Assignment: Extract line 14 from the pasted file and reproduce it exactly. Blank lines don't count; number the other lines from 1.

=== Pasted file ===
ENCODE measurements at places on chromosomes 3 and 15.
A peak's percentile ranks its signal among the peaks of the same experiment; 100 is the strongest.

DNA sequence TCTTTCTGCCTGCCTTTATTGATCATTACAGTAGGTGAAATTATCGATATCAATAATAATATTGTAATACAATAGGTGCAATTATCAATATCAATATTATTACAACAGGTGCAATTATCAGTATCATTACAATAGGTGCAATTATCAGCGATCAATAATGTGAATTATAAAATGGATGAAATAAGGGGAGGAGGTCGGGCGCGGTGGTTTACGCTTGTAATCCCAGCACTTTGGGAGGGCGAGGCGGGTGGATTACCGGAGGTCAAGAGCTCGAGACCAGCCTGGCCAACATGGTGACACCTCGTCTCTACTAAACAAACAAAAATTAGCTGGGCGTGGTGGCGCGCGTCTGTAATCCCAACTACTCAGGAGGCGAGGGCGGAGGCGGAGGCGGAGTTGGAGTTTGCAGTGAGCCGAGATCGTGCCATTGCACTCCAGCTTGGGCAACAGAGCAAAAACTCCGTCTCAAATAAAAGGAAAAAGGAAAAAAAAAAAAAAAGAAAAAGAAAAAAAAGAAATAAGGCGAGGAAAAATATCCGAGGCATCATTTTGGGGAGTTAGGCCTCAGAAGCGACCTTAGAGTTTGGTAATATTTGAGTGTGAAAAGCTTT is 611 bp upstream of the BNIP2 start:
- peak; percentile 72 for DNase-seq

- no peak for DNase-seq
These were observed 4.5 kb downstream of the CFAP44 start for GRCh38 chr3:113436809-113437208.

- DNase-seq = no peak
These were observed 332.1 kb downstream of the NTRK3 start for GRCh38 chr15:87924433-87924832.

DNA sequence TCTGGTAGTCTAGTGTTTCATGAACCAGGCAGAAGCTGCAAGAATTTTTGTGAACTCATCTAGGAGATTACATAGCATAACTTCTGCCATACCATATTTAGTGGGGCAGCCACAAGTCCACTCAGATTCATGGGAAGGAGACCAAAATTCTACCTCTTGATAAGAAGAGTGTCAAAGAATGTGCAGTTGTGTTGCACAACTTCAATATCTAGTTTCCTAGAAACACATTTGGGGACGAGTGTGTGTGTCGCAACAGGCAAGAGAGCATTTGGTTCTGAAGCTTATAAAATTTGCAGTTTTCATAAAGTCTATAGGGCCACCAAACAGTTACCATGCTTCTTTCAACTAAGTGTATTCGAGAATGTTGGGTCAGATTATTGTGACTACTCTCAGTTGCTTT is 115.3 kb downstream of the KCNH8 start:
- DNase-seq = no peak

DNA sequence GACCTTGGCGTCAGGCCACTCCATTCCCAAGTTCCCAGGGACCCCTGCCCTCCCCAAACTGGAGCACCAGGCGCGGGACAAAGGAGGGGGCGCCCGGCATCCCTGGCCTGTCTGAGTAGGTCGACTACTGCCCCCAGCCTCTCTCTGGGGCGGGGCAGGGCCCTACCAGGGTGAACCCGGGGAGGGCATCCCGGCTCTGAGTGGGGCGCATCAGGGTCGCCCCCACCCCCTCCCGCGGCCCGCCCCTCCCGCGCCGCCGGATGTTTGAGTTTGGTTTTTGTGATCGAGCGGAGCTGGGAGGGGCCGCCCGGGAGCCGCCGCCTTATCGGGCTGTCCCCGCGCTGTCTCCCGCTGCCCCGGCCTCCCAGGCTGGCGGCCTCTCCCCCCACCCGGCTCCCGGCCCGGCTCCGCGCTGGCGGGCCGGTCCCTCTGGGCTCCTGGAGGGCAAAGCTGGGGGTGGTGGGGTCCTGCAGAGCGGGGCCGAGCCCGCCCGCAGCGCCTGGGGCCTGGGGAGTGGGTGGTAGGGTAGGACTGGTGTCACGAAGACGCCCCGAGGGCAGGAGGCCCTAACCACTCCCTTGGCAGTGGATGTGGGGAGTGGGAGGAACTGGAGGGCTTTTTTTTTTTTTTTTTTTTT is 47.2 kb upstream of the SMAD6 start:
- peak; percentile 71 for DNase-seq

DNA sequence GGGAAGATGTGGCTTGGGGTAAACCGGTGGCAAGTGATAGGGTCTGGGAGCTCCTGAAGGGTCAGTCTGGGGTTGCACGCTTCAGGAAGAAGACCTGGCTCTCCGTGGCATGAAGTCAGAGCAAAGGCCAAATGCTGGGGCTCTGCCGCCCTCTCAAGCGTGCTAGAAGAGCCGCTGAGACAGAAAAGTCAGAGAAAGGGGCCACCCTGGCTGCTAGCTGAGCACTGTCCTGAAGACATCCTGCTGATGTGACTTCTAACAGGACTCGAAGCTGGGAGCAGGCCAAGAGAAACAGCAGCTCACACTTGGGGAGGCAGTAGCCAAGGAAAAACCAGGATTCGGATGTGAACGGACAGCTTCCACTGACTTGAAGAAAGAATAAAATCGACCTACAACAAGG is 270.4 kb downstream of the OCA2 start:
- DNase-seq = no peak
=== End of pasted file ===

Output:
- DNase-seq = no peak